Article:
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Summary:

HughesNet has turns on its residential broadband service, offering 15 Mbps speeds in rural America where the quality of broadband connections have always suffered. Hughes isn’t the only one though. A new generation of satellite tech is dramatically boosting speeds available to underserved areas.

HughesNet Gen4 satellite broadband dish

Just three months after settling into geostationary orbit, Hughes Network Systems’ new EchoStar 17 satellite is ready for commercial service. Hughes Net on Monday launched new plans offering download speeds as high as 15 Mbps, in the process joining the growing ranks of satellite operators bringing true broadband speeds to rural areas.

HughesNet has named the new service Gen4 and the satellite utilizes EchoStar-Hughes’ new Jupiter high-throughput technology, which expands the total capacity of the satellite to 100 Gbps. That has allowed Hughes to distribute that capacity more liberally to its customers, bumping up download speeds from 1-2 Mbps to 10-15 Mbps and upload speeds above a megabit. ViaSat launched a similarly brawny satellite last year, and began offering a $50/month 12 Mbps service in January.

Hughes service plans are comparably priced with cable broadband, ranging from $50 to $100 a month, but the satellite’s finite capacity does give the service some stiff limitations. Unlike its previous plans, these newer, faster tiers come with caps. At the low end customers are limited to 20 GB, while the upper tier taps out at 40 GB. By comparison cable operator Comcast recently raised its monthly cap from 250 GB to 300 GB a month.

What’s more, customers are restricted when they can consume that data -– on all plans, half of the monthly data bucket can only be tapped between 2 AM and 8 AM. But Hughes also seems to have done away with the old daily throttling policies that irked so many of its customers.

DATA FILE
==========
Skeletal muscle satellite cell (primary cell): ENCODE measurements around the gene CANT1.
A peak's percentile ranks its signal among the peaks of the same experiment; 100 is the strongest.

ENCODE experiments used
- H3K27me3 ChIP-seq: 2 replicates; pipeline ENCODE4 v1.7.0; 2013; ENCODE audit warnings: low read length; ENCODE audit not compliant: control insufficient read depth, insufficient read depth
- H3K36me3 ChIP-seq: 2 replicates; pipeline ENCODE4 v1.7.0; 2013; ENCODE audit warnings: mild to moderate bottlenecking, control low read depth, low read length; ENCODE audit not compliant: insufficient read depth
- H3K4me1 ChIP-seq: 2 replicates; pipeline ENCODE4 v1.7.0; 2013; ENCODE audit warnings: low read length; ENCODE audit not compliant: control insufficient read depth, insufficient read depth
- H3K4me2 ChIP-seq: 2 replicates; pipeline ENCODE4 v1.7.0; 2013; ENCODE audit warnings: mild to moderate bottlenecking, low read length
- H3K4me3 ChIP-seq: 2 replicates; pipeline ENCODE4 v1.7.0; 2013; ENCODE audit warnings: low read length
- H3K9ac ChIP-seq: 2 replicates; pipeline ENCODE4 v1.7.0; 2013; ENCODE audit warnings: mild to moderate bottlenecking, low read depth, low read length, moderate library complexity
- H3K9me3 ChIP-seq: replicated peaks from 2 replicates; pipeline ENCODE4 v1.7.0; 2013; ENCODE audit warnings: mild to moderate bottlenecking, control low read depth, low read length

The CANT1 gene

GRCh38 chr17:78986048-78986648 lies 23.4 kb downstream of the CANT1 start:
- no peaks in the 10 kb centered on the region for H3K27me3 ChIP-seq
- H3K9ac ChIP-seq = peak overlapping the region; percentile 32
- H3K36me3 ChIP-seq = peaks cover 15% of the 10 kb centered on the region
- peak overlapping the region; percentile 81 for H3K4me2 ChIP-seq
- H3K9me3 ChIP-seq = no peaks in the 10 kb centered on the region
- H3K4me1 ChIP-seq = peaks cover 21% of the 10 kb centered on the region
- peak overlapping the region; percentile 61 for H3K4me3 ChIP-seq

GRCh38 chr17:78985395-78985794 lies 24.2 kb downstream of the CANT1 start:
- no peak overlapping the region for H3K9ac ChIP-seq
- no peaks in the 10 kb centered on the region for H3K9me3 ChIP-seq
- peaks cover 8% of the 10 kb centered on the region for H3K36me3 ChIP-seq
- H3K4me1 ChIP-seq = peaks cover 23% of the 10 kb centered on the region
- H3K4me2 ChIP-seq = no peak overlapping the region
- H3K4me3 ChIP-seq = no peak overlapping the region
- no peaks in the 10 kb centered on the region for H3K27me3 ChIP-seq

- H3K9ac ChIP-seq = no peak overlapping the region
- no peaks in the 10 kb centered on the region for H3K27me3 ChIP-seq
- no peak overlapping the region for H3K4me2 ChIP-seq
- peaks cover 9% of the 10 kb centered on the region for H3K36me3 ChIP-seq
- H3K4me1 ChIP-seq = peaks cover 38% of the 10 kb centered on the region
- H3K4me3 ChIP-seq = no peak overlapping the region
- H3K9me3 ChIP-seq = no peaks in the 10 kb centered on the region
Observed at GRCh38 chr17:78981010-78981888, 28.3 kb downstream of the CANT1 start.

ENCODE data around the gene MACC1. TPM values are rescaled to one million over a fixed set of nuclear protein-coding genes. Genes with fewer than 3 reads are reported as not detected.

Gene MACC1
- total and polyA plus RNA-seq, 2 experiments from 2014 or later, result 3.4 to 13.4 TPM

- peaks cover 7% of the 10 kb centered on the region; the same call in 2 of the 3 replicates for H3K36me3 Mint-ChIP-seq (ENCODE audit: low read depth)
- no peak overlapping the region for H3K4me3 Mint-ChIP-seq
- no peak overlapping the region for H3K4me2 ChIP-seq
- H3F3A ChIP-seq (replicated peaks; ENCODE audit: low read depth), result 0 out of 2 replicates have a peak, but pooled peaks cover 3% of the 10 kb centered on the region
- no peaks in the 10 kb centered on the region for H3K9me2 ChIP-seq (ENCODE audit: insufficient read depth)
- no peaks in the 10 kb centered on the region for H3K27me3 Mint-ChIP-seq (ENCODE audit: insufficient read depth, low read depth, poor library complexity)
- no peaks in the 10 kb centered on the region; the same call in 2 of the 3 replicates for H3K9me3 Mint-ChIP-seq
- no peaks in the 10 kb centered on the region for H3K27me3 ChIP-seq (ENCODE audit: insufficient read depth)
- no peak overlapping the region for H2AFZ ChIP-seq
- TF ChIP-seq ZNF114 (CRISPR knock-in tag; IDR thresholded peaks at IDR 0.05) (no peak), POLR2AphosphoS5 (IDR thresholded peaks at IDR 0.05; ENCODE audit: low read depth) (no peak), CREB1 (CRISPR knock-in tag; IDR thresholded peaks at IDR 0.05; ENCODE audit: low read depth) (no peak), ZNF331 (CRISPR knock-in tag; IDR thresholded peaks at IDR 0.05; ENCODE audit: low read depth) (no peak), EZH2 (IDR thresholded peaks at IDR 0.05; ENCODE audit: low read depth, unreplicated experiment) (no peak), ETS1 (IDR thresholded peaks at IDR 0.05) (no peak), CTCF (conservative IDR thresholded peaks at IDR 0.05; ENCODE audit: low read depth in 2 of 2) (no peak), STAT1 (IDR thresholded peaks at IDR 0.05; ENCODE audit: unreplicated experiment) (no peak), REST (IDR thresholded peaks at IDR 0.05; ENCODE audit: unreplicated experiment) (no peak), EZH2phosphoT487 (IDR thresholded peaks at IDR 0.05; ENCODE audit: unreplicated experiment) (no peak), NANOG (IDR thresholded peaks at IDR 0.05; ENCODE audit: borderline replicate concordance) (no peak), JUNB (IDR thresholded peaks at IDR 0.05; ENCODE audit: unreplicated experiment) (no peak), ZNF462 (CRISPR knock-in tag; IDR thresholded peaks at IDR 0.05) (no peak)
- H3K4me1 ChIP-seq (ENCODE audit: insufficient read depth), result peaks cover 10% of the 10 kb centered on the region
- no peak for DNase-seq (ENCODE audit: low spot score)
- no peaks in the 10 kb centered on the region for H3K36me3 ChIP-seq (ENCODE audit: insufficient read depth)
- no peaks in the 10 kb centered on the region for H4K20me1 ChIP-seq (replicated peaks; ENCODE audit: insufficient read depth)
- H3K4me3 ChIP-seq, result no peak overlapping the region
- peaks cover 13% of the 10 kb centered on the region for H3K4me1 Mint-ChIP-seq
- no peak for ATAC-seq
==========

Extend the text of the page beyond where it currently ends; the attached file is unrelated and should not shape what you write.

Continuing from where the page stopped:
Before Gen4, customers technically didn’t have to deal with caps, but they were limited to daily download allotment from 250 MBs to 450 MBs. If they exceeded those caps in a 24-hour period, their connections were throttled back to dial-up speeds, returning to normal after another 24 hours. It’s not clear if Hughes is eliminating those fair-use policies completely, but it looks like customers are getting much more flexibility in how they consume their admittedly limited monthly data allocations.

Though it’s still not on par with its wireline counterparts, satellite broadband has made leaps in last year as a new generation of equipment has gone into orbit. That’s led to several new services that have bumped up the speeds available to a large swathe of the American hinterland and other underserved areas where DSL and cable aren’t options. In addition to ViaSat’s Exede and HughesNet’s Gen4, Dish Network has bought capacity from both companies, allowing it to sell a broadband service called DishNet in areas ViaSat and Hughes’ respective birds don’t cover.

Improved satellite technologies have also expanded broadband access beyond rural homes and business. ViaSat’s satellite will power JetBlue’s forthcoming in-flight Wi-Fi service, significantly boosting the speeds available to passengers while drastically lowering the cost of delivering that data. In three years, Iridium will begin launching a new constellation of 66 satellites into low-Earth orbit, which will be able to supply 8 Mbps connections not just to homes in the Midwest farmlands but to any point on the globe.